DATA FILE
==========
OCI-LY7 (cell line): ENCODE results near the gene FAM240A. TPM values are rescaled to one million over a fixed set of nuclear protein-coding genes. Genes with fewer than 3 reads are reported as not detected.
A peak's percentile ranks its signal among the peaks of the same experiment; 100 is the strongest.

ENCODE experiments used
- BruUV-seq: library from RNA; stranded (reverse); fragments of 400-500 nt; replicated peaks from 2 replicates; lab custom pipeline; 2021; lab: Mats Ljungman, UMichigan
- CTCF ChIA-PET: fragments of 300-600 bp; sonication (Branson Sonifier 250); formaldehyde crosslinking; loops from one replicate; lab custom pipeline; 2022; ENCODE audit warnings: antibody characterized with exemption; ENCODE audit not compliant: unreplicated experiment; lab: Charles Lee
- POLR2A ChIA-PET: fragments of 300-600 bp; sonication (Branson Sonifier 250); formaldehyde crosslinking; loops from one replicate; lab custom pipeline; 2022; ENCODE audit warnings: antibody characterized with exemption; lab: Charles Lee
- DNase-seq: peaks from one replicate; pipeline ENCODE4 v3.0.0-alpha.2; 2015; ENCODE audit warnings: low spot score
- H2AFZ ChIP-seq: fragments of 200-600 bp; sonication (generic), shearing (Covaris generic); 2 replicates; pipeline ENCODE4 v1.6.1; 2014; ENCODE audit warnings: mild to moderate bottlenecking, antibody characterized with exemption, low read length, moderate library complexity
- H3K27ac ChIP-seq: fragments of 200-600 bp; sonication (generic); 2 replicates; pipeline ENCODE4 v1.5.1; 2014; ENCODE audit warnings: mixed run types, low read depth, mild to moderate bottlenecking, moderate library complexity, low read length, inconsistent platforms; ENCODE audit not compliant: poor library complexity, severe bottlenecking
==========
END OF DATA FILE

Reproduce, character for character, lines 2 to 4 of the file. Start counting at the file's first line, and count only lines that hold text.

A peak's percentile ranks its signal among the peaks of the same experiment; 100 is the strongest.

ENCODE experiments used
- BruUV-seq: library from RNA; stranded (reverse); fragments of 400-500 nt; replicated peaks from 2 replicates; lab custom pipeline; 2021; lab: Mats Ljungman, UMichigan